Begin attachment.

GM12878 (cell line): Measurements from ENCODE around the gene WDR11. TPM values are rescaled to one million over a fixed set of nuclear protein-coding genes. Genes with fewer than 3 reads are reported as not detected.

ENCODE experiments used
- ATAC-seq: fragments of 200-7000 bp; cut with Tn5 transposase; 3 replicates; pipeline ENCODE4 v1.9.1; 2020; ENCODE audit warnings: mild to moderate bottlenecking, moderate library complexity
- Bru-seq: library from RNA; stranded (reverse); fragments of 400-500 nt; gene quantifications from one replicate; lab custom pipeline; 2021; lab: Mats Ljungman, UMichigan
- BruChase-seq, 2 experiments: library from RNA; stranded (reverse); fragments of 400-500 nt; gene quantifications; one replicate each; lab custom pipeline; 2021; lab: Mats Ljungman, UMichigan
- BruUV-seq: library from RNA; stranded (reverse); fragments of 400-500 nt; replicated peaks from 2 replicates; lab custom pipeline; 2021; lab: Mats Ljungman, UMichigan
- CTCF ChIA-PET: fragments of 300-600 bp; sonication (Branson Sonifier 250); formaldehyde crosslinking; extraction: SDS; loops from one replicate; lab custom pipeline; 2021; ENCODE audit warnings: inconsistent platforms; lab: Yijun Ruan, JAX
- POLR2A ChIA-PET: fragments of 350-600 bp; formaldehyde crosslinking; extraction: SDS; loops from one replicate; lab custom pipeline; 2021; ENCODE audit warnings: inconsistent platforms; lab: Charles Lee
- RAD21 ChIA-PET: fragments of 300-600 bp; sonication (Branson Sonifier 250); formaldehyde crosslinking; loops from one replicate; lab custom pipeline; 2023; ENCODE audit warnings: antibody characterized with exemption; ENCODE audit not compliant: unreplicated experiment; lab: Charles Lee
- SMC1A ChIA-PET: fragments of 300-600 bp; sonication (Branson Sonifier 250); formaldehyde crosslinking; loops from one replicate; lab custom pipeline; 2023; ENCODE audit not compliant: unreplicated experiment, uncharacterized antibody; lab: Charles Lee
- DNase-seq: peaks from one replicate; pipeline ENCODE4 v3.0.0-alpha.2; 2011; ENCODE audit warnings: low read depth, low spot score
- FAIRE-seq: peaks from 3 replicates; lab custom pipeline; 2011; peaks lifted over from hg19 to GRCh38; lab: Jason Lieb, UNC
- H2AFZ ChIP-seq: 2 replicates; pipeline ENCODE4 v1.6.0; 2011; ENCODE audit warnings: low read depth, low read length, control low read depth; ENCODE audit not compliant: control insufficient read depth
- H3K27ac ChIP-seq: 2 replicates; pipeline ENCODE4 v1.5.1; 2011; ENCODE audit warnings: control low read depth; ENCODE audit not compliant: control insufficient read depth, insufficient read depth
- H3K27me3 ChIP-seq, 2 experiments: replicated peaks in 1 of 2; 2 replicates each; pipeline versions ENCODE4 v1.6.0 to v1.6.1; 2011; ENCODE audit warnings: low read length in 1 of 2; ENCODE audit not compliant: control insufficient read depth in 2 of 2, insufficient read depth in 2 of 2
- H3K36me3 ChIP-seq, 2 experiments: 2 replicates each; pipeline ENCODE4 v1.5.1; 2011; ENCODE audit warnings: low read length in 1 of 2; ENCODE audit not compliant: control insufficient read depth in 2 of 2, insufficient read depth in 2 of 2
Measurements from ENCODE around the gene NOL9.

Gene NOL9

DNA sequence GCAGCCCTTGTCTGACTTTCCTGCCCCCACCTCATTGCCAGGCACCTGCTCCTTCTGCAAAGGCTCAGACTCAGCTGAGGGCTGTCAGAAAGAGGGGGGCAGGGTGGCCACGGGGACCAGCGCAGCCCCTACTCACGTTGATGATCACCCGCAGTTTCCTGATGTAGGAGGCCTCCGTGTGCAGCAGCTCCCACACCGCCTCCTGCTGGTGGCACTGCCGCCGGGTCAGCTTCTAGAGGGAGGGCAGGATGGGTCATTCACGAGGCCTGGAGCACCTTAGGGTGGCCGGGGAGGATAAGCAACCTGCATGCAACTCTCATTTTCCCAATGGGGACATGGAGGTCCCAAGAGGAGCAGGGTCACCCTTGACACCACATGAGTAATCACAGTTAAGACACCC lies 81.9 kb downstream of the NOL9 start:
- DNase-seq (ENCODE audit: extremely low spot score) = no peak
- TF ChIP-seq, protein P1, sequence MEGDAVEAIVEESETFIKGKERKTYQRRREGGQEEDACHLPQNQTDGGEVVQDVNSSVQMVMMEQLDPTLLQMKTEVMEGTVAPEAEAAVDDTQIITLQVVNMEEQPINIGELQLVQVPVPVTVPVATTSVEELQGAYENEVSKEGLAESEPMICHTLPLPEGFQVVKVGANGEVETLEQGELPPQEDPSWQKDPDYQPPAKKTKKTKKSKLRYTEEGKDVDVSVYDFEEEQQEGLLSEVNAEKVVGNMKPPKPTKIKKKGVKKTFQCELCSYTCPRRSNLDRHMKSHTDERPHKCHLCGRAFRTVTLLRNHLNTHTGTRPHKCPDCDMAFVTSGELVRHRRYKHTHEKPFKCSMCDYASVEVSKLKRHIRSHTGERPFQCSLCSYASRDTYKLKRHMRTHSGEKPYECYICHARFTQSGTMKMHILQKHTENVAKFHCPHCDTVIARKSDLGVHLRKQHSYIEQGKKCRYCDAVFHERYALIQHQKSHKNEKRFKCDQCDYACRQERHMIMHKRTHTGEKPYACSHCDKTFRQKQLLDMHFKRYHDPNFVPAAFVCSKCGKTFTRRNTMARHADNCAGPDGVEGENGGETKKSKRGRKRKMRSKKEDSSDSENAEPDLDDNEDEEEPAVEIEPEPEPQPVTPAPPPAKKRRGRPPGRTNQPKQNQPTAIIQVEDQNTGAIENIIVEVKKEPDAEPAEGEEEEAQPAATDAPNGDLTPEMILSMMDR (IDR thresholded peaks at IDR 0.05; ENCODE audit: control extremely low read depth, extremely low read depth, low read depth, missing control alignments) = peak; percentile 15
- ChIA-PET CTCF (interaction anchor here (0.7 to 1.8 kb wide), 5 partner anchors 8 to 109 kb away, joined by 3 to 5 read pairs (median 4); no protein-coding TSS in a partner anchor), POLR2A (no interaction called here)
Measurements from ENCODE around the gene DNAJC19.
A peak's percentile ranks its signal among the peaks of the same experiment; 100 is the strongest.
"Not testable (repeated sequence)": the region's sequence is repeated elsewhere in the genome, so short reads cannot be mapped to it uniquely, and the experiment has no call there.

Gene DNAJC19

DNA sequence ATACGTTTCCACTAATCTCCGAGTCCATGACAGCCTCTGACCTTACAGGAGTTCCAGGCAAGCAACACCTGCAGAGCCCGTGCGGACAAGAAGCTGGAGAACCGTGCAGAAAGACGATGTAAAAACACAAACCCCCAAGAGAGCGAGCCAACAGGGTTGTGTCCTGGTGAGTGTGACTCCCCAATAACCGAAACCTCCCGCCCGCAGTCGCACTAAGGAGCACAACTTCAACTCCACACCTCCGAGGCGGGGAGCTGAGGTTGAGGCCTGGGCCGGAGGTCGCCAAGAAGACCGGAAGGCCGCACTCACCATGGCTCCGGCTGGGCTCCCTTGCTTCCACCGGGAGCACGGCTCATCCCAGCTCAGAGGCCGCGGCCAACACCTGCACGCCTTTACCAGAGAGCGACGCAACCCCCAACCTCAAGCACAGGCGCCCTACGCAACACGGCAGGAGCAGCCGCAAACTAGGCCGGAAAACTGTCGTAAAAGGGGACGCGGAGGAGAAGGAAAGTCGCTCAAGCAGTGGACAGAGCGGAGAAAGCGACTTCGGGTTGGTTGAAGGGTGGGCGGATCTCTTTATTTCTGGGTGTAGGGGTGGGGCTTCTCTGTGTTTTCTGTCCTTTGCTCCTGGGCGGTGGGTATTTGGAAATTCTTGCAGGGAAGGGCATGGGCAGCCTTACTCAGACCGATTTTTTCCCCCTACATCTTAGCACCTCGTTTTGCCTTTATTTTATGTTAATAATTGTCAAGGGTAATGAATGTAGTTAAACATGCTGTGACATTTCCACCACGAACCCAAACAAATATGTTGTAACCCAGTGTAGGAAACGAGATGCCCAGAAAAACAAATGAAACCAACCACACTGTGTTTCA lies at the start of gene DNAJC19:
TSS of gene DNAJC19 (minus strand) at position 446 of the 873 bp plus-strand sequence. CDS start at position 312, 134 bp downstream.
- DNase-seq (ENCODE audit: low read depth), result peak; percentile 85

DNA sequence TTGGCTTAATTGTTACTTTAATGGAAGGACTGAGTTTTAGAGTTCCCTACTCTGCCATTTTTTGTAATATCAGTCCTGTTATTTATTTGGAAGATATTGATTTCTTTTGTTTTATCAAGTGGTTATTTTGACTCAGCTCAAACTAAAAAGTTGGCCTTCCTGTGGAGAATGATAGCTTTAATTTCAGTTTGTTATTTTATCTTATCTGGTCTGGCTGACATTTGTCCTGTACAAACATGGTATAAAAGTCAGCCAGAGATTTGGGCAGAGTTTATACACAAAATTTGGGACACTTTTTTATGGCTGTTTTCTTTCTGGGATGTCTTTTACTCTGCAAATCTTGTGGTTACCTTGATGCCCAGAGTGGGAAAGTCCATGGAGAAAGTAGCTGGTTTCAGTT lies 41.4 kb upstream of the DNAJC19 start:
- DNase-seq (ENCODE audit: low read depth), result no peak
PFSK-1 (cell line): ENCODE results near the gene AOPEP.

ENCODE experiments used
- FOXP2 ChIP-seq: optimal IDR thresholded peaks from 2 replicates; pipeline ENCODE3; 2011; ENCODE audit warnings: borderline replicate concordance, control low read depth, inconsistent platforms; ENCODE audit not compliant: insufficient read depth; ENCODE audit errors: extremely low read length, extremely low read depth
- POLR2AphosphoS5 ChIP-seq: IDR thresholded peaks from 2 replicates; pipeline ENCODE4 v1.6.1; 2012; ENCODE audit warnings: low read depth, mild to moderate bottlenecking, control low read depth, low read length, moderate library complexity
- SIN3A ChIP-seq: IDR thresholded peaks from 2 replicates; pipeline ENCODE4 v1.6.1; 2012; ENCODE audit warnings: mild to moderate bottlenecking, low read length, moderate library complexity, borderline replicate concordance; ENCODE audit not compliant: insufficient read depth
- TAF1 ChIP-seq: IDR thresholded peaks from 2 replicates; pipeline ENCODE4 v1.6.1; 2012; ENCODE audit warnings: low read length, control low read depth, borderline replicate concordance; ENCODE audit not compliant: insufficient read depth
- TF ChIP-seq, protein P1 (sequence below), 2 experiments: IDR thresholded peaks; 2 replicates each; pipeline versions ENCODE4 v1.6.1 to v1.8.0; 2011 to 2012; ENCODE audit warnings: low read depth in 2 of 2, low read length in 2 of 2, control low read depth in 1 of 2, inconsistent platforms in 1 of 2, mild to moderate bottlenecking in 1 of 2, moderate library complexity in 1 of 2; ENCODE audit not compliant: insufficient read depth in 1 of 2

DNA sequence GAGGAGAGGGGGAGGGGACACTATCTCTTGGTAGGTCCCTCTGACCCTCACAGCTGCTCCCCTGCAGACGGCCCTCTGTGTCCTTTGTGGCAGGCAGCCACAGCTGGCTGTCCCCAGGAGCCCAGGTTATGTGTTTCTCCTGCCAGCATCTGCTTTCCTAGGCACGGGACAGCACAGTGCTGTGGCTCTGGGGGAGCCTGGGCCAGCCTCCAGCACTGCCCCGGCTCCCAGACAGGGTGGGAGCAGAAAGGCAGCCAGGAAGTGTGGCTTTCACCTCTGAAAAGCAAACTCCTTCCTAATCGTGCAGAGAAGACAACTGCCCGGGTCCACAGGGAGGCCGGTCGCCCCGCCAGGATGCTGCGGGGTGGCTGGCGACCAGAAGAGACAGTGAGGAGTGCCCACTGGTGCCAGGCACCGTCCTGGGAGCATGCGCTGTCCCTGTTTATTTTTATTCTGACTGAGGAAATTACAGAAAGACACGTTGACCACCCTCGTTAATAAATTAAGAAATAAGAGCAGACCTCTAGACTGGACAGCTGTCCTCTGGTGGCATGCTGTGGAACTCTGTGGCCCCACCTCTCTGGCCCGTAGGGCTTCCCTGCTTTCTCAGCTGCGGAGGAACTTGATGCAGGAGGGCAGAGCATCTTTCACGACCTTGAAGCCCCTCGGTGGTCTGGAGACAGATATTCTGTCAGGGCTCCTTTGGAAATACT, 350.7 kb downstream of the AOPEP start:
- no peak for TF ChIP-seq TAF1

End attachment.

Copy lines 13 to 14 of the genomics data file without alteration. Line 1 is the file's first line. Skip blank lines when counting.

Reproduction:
- H2AFZ ChIP-seq: 2 replicates; pipeline ENCODE4 v1.6.0; 2011; ENCODE audit warnings: low read depth, low read length, control low read depth; ENCODE audit not compliant: control insufficient read depth
- H3K27ac ChIP-seq: 2 replicates; pipeline ENCODE4 v1.5.1; 2011; ENCODE audit warnings: control low read depth; ENCODE audit not compliant: control insufficient read depth, insufficient read depth